At West Babylon High School, the day is more about "the school community coming out and showing their support for safe schools" than individuals coming out about their sexual orientation, said teacher Theresa Prizzi, adviser of the Gay-Straight Alliance there.
That sentiment was important to Huntington High School senior Jaime Moskowitz, 17, who said she was cyberbullied via Facebook about her "perceived sexual orientation" when she was in middle school.
"People would message me rude things," said Moskowitz, of Huntington, who plans to take part in the awareness event.
In high school, though, "I'm seen less as that strange kid and more as a student activist," she said. "I feel comfortable to be myself now."
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LI schools participate in 'Day of Silence' in support of LGBT people
It’s about 2:10 p.m. and scores of middle school students gather in silence in the Jericho Middle School library. “Don’t talk! Don’t talk until after the scream,” teacher Elisa Waters reminds the sixth-, seventh- and eighth-graders as they file in and form a circle.
Then, on the command of Waters – and in the presence of the school principal – the kids let out a raucous scream that goes on and on.
The cacophonous outburst marks the grand finale of what for these kids was a voluntary day of silence – more than 130 of Jericho’s 650-plus sixth-, seventh- and eighth-graders vowed not to talk at all during the school day on Wednesday. The nationwide Day of Silence is a way students across the country show support for lesbian, gay, bisexual and transgender people who sometimes feel they don’t have a voice.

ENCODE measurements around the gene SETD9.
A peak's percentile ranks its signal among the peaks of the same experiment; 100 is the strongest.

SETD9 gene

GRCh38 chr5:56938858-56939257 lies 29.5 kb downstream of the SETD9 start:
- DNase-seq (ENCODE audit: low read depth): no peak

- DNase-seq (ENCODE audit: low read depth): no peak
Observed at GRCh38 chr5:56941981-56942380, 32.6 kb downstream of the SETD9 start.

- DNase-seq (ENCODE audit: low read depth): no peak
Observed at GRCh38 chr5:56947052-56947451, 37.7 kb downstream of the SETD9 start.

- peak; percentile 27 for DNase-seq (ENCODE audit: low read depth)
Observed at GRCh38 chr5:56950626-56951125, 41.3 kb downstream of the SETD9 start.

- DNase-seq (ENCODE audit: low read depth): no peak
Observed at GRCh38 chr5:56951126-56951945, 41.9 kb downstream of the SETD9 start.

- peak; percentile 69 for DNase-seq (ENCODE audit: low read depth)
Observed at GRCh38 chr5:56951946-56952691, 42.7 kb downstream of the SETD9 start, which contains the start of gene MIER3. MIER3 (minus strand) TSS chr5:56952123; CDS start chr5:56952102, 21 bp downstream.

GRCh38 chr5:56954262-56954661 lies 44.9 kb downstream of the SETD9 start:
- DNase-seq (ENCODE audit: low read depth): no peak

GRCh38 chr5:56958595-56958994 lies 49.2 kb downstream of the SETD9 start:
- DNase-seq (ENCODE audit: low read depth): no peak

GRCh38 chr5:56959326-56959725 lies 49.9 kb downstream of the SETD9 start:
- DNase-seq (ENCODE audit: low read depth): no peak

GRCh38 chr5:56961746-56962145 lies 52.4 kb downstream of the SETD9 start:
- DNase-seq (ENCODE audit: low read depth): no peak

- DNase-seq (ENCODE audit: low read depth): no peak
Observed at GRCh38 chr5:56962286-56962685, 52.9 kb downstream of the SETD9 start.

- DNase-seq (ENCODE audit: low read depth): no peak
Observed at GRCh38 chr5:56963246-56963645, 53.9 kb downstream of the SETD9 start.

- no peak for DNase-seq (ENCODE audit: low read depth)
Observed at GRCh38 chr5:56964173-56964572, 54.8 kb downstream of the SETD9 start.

“During lunch was the hardest, because I was with my friends,” says Rebecca Saban, 13. “But a lot of my friends were doing it, too. Since a lot of people in the school are doing it, it makes a point.”
The actual Day of Silence is Friday. But Jericho had its day on Wednesday instead because teachers didn’t want to have it the day before the weeklong spring break that begins Friday afternoon, says Waters, who is a Spanish teacher and co-adviser to the school's Gay Straight Alliance, which spearheaded the middle school's event.
Students at more than 25 Long Island schools have also registered to mark the Day of Silence on various days this week, including Friday, says Daryl Presgraves, communications director at the Gay, Lesbian and Straight Education Network, a New York City-based organization that focuses on LGBT issues at K through 12 schools.
At Jericho, students wore stickers on their shirts explaining their involvement. They also hung signs in the hallways declaring why they chose to participate. “I’m participating in the Day of Silence because I want to know how it feels to be in a position where you don’t speak because you’re too scared you’ll be judged,” one sign said.
In addition to the group scream, the day at Jericho ended with kids sharing their feelings about the event, and then the sharing of desserts they and the teachers brought in for the “Rainbow Bake-Off” – rainbow colored cookies, cupcakes with rainbow sprinkles and a cake toped with concentric circles of rainbow-colored M&Ms.